Oaktree Capital Group is preparing for the economic recovery to falter.
The world's biggest distressed debt investor is seeking $10 billion for a new fund with plans to sit on most of the capital until rising markets reverse course, three people with knowledge of the plans said. Oaktree plans to raise $3 billion that it can start investing immediately and $7 billion for a reserve pool to deploy when more distressed opportunities arise, said the people, who requested anonymity because the plans aren't public.
Distressed-focused funds have found difficulty investing money as the Federal Reserve holds interest rates near zero and global corporate defaults remain low. Such defaults fell to 66 last year from a peak of 266 in 2009, according to data from Moody's Investors Service. Oaktree this year cut the $3 billion goal on its control investing fund by about 40% as it struggled to find opportunities.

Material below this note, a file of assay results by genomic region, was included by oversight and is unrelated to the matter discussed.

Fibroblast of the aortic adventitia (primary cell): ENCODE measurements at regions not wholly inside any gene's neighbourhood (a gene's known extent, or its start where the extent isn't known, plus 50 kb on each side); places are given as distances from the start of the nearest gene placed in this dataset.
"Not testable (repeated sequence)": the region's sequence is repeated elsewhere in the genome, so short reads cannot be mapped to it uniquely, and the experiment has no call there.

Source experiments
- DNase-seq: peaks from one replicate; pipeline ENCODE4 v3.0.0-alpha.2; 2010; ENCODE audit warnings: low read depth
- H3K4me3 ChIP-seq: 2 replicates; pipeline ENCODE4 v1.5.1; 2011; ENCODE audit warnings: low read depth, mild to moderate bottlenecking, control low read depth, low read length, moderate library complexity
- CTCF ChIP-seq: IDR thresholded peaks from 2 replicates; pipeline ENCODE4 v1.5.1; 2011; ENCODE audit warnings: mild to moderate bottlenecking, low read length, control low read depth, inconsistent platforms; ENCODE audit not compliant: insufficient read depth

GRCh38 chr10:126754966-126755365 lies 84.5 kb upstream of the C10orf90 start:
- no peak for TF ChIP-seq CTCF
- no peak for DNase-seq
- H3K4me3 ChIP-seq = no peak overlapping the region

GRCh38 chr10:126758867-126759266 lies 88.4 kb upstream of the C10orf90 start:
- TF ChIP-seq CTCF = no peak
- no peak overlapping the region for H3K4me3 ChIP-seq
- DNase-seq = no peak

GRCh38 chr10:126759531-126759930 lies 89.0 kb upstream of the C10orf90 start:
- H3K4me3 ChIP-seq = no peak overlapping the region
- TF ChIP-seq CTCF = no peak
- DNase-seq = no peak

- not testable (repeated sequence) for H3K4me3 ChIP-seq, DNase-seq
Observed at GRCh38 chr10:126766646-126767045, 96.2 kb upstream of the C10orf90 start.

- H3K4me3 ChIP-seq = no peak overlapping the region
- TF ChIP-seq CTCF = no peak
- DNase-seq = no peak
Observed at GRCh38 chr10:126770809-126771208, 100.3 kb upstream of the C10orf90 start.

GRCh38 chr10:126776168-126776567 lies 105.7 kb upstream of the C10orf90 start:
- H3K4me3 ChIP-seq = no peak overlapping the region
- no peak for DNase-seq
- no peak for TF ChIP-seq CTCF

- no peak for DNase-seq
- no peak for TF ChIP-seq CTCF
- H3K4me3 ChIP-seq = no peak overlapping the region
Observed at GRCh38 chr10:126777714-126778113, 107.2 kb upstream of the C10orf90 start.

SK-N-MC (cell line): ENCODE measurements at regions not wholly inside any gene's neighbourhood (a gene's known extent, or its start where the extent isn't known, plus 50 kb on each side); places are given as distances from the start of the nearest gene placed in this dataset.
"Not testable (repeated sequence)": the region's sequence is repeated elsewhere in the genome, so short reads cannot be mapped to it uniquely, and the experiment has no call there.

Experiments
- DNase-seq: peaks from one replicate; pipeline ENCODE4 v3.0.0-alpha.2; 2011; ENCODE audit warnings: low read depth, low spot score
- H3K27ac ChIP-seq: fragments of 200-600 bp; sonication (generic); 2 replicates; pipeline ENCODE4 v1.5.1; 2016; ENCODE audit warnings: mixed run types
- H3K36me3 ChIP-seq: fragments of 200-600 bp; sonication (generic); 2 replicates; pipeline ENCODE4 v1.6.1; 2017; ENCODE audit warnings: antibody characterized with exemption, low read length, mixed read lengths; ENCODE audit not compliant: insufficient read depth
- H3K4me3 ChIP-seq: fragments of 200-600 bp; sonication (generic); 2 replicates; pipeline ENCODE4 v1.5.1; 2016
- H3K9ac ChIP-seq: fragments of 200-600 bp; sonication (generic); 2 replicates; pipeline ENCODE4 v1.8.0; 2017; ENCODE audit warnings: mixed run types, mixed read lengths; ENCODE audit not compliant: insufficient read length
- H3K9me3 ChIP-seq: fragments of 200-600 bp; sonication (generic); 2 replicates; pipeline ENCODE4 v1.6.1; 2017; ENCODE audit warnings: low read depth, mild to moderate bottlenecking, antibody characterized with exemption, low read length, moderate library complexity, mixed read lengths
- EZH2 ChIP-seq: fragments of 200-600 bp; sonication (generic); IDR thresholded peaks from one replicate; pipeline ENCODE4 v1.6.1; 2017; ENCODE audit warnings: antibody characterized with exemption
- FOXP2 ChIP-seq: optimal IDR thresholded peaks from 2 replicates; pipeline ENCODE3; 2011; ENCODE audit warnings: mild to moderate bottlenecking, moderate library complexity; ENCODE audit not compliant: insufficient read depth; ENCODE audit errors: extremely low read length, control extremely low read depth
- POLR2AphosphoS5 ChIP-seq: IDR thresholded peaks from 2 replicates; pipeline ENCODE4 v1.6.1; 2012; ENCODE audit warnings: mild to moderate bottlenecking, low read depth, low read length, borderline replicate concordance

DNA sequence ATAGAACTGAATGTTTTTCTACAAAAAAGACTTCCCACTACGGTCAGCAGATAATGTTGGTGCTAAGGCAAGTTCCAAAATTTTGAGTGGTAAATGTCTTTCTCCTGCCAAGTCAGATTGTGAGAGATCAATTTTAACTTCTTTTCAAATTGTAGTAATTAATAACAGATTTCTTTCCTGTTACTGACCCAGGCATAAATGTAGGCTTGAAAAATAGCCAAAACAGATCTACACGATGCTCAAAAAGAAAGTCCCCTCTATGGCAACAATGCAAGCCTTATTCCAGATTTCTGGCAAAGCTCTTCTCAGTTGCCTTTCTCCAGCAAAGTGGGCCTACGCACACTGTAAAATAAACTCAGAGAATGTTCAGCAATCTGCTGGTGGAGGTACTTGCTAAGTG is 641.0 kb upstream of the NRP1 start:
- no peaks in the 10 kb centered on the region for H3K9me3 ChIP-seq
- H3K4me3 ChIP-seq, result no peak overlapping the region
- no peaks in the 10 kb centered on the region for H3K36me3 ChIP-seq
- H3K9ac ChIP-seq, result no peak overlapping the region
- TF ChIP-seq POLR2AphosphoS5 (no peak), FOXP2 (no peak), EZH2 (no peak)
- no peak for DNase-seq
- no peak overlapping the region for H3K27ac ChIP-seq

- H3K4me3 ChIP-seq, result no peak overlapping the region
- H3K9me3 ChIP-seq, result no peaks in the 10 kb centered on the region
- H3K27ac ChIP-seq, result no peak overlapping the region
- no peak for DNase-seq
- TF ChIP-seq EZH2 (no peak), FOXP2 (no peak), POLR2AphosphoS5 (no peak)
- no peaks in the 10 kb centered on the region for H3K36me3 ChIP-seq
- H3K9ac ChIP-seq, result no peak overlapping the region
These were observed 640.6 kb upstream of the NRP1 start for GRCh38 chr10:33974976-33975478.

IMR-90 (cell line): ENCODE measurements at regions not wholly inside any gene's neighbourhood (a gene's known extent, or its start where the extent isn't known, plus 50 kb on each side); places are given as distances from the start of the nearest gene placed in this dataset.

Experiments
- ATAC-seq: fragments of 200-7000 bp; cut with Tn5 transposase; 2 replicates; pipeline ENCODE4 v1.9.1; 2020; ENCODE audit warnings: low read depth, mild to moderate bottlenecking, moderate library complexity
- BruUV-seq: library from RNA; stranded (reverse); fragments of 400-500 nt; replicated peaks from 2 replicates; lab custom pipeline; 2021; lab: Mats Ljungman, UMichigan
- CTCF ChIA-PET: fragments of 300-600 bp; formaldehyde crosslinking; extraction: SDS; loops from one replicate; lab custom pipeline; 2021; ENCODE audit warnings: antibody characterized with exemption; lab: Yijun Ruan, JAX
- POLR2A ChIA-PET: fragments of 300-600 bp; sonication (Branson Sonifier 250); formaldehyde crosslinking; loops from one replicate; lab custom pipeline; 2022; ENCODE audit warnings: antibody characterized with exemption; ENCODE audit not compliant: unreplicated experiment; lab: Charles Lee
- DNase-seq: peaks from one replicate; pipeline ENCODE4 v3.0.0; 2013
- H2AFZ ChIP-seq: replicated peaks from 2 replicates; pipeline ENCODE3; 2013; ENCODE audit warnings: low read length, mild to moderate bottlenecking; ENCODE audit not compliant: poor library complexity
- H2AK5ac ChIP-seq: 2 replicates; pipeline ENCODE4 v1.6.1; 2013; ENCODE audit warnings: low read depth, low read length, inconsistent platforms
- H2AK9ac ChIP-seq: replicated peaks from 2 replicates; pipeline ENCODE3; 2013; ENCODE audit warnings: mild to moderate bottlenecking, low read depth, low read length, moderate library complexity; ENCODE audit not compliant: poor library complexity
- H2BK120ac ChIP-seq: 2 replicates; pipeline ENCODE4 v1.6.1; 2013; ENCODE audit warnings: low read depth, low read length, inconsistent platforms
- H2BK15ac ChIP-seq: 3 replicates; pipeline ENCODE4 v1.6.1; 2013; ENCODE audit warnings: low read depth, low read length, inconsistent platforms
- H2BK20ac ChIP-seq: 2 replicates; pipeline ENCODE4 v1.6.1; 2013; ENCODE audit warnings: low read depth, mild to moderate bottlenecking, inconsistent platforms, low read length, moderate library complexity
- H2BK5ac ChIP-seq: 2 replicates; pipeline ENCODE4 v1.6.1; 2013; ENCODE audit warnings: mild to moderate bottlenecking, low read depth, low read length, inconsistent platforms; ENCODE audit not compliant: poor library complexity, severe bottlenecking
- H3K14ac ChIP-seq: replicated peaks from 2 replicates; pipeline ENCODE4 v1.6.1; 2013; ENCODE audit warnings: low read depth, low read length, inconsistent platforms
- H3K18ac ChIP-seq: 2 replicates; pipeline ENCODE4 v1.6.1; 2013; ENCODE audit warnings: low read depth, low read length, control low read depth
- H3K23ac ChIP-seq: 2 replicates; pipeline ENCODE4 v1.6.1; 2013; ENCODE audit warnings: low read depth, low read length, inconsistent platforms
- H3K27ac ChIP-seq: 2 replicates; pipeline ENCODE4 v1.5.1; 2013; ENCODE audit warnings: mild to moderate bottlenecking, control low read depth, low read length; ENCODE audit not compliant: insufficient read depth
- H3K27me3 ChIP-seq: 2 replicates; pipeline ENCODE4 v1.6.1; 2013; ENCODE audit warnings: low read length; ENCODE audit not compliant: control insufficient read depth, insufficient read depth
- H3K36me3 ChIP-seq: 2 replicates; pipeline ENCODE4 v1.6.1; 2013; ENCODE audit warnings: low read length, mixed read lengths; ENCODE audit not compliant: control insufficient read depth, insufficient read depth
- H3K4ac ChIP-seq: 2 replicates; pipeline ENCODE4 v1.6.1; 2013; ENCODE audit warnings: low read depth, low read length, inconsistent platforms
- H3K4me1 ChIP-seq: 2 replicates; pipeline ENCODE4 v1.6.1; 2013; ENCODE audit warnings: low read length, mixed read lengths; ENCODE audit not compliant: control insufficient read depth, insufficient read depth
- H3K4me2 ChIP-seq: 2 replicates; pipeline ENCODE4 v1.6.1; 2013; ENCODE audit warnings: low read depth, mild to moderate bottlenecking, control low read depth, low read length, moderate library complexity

“Credit standards have dropped and non-investment-grade debt issuances reached record levels,” John Frank, Oaktree's managing principal, said July 31 on a conference call with investors and analysts. “Aggressive extensions of credit of the sort we're seeing today have always been a precursor to a substantial distressed-debt opportunity.”
Oaktree plans to waive management fees on the $7 billion pool until it's activated, said the people with knowledge of the plans. The $3 billion fund, Oaktree Opportunities Fund X, will take non-control positions in corporate debt and seek less than the $5 billion gathered for its predecessor pool in 2012.
Alyssa Linn, a spokeswoman for Oaktree, declined to comment on the plans.
In addition to corporate debt, the fund will invest in shipping, power plants and real estate, the people said. Oaktree's Opportunities Fund IX, which it started deploying this year, was producing a 14.6% net internal rate of return and a 1.1 multiple of invested capital as of June 30, according to the firm's second-quarter earnings statement.